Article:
Rage Is the Name of the Game

Rage Is The Name of the Game: I’ve always been an avid sports fan but there’s just something about women athletes banding together in acts of rage, of any variety, that soothes my soul.
Rage Is The Name of the Game: I’ve always been an avid sports fan but there’s just something about women athletes banding together in acts of rage, of any variety, that soothes my soul.
From L to R: Chloe Kim, Elizabeth Williams, Renee Montgomery, Sue Bird.

Even with all the strides we’ve made in the gender justice movement, we still aren’t seeing equal attention given to women’s sports—at any level. There isn’t equal broadcast attention given to women’s sports, equal respect given to women athletes, and certainly not equal payEach of those things is rage-inducing on its own and something every woman can relate to, athlete or otherwise. They harken me back to times when male colleagues took credit for my ideas or when my friends found out their male coworkers were making more money than themfor doing less work. I’ve always been an avid sports fan but there’s just something about women athletes banding together in acts of rage, of any variety, that soothes my soul.  

Serena Williams, 2018 

When The G.O.A.T., Serena Williams was in her final match of the 2018 US Open, she and her coach were accused of illegal signaling, basically, cheating. After contesting the umpire to no avail, Serena smashed her racket in frustration. The outrage that ensued was nothing short of sexist and racist. People called her angry, hysterical and claimed she “blew her top”, all tropes that women, especially Black women, have projected onto them. The kicker? There are dozens of compilations of male tennis players doing far more than Serena did without having to answer for it. But yes, please tell me again how women are too emotional! 

WNBA, 2020 

I could talk all day about my admiration for the WNBA. The talent! The activism! The style! I once had a dream that Elena Delle Donne was my neighbor but that’s a story for another time. The WNBA scored big time in their long-embattled fight for equal pay in 2020 but even that wasn’t the biggest headline they made last year. WNBA players have been vocally advocating for racial and gender justice long before the past summer’s reckoning (and NBA walkout) but seeing a renewed urgency for change, several players opted-out of the 2020 season to focus their time and energy on racial equality. One of the biggest moments of 2020 was when Atlanta Dream players wore shirts in support of now Senator Raphael Warnock—who was running against the team’s owner, Kelly Loeffler. Have I mentioned the lack of diversity in professional sports leadershipNot only did Loeffler lose her seat in the U.S. Senate, but she also lost ownership of the team in March when the Atlanta Dream was sold to a three-person ownership team, led by former Dream guard, Renee MontgomeryStick to sports? I think not.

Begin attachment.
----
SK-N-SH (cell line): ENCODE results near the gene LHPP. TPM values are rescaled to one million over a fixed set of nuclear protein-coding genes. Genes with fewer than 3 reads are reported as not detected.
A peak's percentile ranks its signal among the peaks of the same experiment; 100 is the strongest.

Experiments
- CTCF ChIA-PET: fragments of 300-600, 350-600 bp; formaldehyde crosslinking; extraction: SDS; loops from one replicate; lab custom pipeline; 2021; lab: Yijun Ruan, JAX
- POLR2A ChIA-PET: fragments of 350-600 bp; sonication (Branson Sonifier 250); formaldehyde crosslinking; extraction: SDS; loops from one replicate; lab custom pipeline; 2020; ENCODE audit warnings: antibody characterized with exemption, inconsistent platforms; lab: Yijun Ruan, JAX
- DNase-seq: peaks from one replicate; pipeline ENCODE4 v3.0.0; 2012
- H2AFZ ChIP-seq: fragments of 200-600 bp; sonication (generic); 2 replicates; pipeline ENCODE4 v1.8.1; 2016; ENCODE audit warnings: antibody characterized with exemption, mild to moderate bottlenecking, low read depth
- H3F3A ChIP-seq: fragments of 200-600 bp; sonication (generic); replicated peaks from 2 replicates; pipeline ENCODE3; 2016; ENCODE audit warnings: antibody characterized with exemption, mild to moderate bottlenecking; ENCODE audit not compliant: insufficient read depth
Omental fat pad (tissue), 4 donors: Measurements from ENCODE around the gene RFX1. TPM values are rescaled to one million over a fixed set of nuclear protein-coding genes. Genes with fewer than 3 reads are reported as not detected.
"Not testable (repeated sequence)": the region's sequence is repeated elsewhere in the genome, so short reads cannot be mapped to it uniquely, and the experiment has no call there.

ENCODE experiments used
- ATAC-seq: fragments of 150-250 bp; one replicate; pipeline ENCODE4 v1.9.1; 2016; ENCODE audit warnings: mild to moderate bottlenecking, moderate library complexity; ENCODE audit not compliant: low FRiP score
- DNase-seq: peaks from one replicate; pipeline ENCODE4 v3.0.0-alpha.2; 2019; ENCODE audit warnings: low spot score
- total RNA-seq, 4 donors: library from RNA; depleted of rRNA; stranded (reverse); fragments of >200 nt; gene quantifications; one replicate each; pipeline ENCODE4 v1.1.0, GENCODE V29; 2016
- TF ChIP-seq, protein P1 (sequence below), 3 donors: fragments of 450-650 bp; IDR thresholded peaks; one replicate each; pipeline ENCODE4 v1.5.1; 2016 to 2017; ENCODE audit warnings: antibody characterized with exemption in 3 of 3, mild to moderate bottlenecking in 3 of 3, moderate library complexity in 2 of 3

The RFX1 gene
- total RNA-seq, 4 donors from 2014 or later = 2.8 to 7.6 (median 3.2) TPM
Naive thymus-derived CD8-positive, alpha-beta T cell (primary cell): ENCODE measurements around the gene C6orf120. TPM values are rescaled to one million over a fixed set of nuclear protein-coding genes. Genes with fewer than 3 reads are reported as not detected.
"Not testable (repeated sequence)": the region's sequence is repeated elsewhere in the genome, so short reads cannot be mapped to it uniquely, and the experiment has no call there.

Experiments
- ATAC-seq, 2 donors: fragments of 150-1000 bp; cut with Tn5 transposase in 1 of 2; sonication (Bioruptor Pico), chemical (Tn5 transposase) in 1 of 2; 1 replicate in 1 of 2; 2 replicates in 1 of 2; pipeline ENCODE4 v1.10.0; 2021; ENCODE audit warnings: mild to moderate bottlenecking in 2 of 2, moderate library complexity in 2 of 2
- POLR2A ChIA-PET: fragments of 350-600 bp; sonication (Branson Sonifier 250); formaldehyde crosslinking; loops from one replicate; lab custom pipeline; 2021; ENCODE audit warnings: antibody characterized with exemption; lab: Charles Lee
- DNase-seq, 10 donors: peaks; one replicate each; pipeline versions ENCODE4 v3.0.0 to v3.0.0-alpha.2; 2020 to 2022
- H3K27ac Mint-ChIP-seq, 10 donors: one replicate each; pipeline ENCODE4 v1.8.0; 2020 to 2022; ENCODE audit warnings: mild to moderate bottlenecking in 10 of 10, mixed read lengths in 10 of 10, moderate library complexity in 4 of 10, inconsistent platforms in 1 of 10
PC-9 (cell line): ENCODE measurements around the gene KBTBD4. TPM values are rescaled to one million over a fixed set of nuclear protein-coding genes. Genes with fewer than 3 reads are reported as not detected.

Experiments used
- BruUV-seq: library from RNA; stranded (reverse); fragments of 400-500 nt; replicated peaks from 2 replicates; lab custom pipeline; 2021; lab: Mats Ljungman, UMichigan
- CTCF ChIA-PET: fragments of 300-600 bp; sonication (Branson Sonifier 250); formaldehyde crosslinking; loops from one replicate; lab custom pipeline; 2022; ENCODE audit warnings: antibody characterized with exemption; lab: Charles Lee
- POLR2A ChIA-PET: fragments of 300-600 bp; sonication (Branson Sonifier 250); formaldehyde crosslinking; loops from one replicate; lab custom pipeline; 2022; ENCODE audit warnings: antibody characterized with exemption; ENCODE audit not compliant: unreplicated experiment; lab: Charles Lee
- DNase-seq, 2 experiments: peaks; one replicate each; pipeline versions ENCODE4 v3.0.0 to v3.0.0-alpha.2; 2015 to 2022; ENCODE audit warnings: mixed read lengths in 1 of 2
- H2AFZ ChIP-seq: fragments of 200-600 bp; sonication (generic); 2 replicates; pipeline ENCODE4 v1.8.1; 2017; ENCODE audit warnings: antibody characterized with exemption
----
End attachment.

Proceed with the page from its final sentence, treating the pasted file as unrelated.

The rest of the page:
Togethxr, 2021 

We all need some joy, which is often what comes as a result of an act of rage. It’s no secret that women’s sports don’t get the media coverage they deserve. So after years of being underappreciated and undercovered four Olympic athletes (with 8 gold medals between them) started Togethxr, a media brand to lift up women’s voices and tell their stories. Icons and legends Alex Morgan, Chloe Kim, Simone Manuel, and Sue Bird launched this history-making media enterprise, in fabulous suits, on the start of Women’s History Month. A few of my favorite women-led sports outlets like The Gist and On Her Turf joined in on the excitement of this groundbreaking news, knowing they weren’t there to compete for once, but to work together in the name of women. I for one, am so excited to see women’s sports finally get the recognition (and advertising dollars, let’s be real) they deserve.